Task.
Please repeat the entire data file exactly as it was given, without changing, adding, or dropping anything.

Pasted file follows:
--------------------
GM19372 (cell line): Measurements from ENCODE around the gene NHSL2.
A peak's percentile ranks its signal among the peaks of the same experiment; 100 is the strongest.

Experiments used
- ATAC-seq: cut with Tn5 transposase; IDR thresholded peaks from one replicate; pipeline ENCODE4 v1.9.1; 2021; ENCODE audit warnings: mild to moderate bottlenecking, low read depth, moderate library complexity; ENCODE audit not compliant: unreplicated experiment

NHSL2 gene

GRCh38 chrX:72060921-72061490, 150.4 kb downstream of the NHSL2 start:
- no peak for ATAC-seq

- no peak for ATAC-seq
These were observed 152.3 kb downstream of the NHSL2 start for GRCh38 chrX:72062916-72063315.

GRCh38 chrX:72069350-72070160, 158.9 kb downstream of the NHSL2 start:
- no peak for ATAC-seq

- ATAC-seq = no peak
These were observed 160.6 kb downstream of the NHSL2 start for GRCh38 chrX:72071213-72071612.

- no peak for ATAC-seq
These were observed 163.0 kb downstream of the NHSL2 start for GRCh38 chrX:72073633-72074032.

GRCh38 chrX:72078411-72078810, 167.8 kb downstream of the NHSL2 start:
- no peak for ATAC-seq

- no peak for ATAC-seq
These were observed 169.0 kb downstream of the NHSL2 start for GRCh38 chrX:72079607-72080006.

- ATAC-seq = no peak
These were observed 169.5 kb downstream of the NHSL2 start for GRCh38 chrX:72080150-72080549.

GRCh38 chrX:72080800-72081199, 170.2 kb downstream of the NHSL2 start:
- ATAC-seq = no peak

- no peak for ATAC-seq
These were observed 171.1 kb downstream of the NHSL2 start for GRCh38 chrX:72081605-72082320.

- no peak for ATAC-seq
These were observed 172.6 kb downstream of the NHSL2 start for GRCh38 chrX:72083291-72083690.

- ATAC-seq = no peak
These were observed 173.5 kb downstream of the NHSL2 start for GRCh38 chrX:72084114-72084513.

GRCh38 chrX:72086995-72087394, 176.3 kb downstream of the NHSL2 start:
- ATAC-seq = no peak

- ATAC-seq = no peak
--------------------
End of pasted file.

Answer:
GM19372 (cell line): Measurements from ENCODE around the gene NHSL2.
A peak's percentile ranks its signal among the peaks of the same experiment; 100 is the strongest.

Experiments used
- ATAC-seq: cut with Tn5 transposase; IDR thresholded peaks from one replicate; pipeline ENCODE4 v1.9.1; 2021; ENCODE audit warnings: mild to moderate bottlenecking, low read depth, moderate library complexity; ENCODE audit not compliant: unreplicated experiment

NHSL2 gene

GRCh38 chrX:72060921-72061490, 150.4 kb downstream of the NHSL2 start:
- no peak for ATAC-seq

- no peak for ATAC-seq
These were observed 152.3 kb downstream of the NHSL2 start for GRCh38 chrX:72062916-72063315.

GRCh38 chrX:72069350-72070160, 158.9 kb downstream of the NHSL2 start:
- no peak for ATAC-seq

- ATAC-seq = no peak
These were observed 160.6 kb downstream of the NHSL2 start for GRCh38 chrX:72071213-72071612.

- no peak for ATAC-seq
These were observed 163.0 kb downstream of the NHSL2 start for GRCh38 chrX:72073633-72074032.

GRCh38 chrX:72078411-72078810, 167.8 kb downstream of the NHSL2 start:
- no peak for ATAC-seq

- no peak for ATAC-seq
These were observed 169.0 kb downstream of the NHSL2 start for GRCh38 chrX:72079607-72080006.

- ATAC-seq = no peak
These were observed 169.5 kb downstream of the NHSL2 start for GRCh38 chrX:72080150-72080549.

GRCh38 chrX:72080800-72081199, 170.2 kb downstream of the NHSL2 start:
- ATAC-seq = no peak

- no peak for ATAC-seq
These were observed 171.1 kb downstream of the NHSL2 start for GRCh38 chrX:72081605-72082320.

- no peak for ATAC-seq
These were observed 172.6 kb downstream of the NHSL2 start for GRCh38 chrX:72083291-72083690.

- ATAC-seq = no peak
These were observed 173.5 kb downstream of the NHSL2 start for GRCh38 chrX:72084114-72084513.

GRCh38 chrX:72086995-72087394, 176.3 kb downstream of the NHSL2 start:
- ATAC-seq = no peak

- ATAC-seq = no peak